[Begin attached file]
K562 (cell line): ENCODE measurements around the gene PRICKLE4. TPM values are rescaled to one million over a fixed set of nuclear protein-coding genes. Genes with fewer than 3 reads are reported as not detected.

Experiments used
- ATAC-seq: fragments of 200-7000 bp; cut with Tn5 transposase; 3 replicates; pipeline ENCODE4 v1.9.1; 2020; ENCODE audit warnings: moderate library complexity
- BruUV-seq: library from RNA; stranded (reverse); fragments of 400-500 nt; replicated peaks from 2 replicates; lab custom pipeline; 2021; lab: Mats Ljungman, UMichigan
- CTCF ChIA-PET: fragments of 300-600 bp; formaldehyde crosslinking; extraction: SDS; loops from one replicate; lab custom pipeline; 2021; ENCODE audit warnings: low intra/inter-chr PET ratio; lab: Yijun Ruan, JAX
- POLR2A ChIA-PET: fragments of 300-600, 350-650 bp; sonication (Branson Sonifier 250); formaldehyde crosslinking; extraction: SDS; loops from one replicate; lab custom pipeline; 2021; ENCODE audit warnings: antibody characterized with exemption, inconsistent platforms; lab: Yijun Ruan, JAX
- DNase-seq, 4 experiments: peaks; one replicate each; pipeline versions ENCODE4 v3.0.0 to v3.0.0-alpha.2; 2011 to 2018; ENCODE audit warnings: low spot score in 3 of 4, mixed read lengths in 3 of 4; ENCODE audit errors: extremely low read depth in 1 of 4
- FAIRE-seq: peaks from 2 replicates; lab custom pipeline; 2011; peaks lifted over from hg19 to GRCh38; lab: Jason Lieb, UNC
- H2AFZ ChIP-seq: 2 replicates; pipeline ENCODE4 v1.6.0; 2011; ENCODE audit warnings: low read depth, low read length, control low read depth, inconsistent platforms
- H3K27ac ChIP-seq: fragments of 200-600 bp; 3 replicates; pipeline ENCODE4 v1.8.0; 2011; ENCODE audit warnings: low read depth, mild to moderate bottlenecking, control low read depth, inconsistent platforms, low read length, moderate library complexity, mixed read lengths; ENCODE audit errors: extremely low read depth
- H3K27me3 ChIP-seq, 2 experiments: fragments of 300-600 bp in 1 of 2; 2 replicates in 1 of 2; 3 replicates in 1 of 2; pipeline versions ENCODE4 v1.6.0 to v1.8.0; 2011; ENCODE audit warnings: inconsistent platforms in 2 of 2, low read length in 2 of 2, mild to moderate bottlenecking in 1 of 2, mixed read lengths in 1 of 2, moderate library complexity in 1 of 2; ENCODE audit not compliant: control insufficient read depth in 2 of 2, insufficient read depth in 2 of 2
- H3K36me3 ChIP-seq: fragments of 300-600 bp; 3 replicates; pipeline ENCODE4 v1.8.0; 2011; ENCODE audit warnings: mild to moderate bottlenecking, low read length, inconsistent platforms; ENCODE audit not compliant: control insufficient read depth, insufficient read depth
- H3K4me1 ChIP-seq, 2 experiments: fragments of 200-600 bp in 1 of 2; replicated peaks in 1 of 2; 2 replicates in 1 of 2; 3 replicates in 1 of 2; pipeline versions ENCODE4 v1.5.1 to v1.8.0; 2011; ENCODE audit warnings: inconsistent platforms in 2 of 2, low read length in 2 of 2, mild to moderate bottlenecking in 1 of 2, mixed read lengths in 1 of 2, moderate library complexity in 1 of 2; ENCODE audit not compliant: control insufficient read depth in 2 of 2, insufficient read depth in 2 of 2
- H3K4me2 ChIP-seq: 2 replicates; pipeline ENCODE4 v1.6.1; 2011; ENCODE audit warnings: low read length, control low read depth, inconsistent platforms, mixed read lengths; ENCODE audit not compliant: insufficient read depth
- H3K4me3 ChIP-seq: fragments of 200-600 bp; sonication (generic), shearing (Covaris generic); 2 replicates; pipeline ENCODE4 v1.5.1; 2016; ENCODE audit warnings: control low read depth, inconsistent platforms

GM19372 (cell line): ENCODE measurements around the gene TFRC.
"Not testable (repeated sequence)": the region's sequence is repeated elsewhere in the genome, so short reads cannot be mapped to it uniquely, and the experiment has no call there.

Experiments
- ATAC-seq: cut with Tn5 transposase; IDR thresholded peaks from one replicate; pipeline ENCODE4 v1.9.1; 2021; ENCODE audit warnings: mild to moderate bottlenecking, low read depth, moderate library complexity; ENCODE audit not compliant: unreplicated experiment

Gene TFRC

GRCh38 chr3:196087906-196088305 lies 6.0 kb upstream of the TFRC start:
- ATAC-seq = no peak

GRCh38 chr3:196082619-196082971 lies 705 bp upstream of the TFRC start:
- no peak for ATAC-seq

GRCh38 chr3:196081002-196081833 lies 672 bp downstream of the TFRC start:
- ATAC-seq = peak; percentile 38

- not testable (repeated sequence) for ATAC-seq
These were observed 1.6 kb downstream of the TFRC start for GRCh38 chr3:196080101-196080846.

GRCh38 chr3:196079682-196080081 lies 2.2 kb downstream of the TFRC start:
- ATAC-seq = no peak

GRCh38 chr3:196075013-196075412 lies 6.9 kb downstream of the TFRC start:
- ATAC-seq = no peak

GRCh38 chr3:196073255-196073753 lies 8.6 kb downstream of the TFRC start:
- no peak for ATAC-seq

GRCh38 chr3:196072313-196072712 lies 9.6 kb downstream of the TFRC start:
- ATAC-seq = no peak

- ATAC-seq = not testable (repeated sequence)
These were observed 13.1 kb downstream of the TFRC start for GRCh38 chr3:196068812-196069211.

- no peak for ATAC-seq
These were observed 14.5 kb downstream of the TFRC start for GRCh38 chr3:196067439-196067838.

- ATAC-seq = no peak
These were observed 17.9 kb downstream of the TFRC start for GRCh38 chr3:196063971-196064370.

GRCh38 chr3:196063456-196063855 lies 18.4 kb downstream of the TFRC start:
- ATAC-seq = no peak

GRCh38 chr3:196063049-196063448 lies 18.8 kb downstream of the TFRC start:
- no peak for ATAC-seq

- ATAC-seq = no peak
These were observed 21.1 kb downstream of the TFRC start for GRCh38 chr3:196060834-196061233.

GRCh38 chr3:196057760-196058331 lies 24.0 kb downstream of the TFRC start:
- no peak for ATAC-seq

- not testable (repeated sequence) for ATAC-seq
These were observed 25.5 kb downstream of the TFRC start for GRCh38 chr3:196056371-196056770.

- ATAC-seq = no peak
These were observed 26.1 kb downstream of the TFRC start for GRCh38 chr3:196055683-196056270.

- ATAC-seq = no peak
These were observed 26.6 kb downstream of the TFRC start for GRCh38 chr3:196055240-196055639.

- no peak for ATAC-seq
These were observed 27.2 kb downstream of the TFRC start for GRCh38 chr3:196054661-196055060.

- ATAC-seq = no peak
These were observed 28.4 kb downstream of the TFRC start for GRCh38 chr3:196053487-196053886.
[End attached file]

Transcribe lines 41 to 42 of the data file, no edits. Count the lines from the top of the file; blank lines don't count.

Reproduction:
- ATAC-seq = no peak
These were observed 17.9 kb downstream of the TFRC start for GRCh38 chr3:196063971-196064370.